Indianets is good for smaller satellite sites, but not for larger sites. Indianets does not allow add-on domains either, and you will have to email them to request them to add any domains to your account - which is a small hassle.

Their price is cheap: $10/month or $100/year for 5 IP address. But you only get 5 GB of space and 5 GB of bandwidth. This breaks down to $2 or less per IP address.

3) SwitchSEO

I've just started using SwitchSEO, so I can't really give you a long term report on how well it works. But so far, all is good. They seem to have good customer support and the prices are comparable to Indianets - but you get a bit more bandwidth.

The price is $1.99/month per C Another options for those who use HostGator, is Hostgator's seo hosting service: SEO Hosting. I haven't actually used this service myself, but I do use Hostgator for other hosting needs, and I have always found them to be quite reliable. Their SEO hosting program is not the cheapest, but I would imagine it is quite reliable as well. charges $7/IP for 5 C Class IP's. You will get 20 GB of disk space and 200 GB of bandwidth.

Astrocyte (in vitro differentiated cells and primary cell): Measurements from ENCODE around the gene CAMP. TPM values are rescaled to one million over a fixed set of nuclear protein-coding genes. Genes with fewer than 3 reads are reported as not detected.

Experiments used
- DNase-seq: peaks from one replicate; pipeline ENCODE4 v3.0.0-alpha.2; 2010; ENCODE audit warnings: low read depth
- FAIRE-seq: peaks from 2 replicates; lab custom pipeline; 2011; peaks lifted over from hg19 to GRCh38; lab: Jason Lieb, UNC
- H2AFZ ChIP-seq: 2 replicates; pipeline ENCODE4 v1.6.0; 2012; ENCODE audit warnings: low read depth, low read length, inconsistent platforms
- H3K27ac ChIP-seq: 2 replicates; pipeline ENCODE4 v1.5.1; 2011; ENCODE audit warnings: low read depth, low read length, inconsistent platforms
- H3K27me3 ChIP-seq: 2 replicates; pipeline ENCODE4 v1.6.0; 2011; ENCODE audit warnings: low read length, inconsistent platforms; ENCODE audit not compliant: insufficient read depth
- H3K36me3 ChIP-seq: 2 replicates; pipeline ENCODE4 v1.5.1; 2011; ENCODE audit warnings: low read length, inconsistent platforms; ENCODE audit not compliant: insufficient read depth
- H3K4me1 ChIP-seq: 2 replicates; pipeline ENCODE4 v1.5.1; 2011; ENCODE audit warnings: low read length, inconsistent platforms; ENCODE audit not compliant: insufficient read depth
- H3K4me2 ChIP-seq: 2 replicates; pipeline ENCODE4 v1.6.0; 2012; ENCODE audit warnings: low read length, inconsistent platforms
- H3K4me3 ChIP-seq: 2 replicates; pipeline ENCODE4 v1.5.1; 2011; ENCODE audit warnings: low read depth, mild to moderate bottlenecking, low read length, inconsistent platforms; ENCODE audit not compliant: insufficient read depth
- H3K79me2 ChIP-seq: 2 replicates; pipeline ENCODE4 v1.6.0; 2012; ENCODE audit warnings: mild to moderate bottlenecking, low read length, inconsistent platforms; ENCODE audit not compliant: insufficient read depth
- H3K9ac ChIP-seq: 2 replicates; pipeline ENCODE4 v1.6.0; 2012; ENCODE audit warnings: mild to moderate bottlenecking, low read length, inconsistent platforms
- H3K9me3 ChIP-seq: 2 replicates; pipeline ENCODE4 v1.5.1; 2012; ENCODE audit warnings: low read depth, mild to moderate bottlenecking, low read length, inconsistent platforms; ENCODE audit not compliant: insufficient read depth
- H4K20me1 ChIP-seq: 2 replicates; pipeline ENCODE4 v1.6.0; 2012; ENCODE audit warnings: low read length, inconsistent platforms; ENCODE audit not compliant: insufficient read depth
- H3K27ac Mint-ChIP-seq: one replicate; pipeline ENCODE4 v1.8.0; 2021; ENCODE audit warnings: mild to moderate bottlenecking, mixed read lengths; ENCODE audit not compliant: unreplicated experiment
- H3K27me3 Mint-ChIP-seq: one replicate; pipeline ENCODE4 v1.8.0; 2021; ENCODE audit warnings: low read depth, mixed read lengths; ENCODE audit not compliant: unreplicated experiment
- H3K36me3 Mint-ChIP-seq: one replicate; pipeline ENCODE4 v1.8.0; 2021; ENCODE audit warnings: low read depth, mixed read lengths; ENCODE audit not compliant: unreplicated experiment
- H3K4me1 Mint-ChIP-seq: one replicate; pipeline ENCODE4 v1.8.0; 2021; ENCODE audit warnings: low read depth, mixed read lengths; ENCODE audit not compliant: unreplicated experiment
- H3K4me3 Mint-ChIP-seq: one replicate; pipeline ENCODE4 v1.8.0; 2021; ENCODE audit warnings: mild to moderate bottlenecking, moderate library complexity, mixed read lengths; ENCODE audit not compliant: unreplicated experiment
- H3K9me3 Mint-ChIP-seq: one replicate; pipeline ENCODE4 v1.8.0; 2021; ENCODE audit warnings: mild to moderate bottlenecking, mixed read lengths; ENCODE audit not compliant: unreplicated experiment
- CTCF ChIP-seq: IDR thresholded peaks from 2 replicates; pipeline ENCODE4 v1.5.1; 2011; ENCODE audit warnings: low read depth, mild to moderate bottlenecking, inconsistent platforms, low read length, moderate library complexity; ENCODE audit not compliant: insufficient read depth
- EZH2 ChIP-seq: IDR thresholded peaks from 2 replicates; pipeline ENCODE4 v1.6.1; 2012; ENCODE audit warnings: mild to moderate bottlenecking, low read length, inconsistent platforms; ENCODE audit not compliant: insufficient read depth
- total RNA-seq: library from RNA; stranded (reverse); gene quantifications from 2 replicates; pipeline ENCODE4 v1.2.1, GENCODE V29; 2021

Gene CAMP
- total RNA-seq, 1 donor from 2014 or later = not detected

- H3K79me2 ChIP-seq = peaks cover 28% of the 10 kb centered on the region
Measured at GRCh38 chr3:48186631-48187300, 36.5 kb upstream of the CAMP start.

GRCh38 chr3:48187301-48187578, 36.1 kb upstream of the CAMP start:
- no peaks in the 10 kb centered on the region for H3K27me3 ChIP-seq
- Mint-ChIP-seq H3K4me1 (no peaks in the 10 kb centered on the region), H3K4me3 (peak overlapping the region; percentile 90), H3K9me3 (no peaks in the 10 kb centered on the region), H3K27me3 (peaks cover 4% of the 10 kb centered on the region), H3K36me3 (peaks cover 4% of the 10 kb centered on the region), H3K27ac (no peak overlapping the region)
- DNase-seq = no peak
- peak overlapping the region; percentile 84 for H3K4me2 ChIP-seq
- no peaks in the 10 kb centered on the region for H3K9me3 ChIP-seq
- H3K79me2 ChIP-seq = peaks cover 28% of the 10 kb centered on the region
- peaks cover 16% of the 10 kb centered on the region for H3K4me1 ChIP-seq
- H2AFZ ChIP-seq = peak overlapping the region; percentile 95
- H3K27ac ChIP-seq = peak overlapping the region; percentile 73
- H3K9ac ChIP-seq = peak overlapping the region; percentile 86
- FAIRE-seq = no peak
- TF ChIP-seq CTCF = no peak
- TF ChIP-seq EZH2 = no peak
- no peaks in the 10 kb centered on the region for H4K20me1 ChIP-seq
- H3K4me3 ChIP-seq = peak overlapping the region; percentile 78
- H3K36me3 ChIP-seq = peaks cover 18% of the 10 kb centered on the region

For those who want to avoid using SEO hosting providers altogether, you may want to consider just getting a normal hosting account through BlueHost or a similar hosting provider. You can often get regular hosting for as little as $5/month from BlueHost and similar providers. If you go this route, you will likely have many more hosting accounts that you need to handle, so you should definitely use a spreadsheet to keep track of all of them!

3) Create and Set Up Unique Name Servers For Your Domain

If you already have some experience setting up domains, you should already know how to set up name servers. However, for your own blog network, the process is actually a little more complicated, since you will actually want to create unique name servers for each domain.

For example, when using a regular hosting account, you will likely be given name servers like and for your hosting account.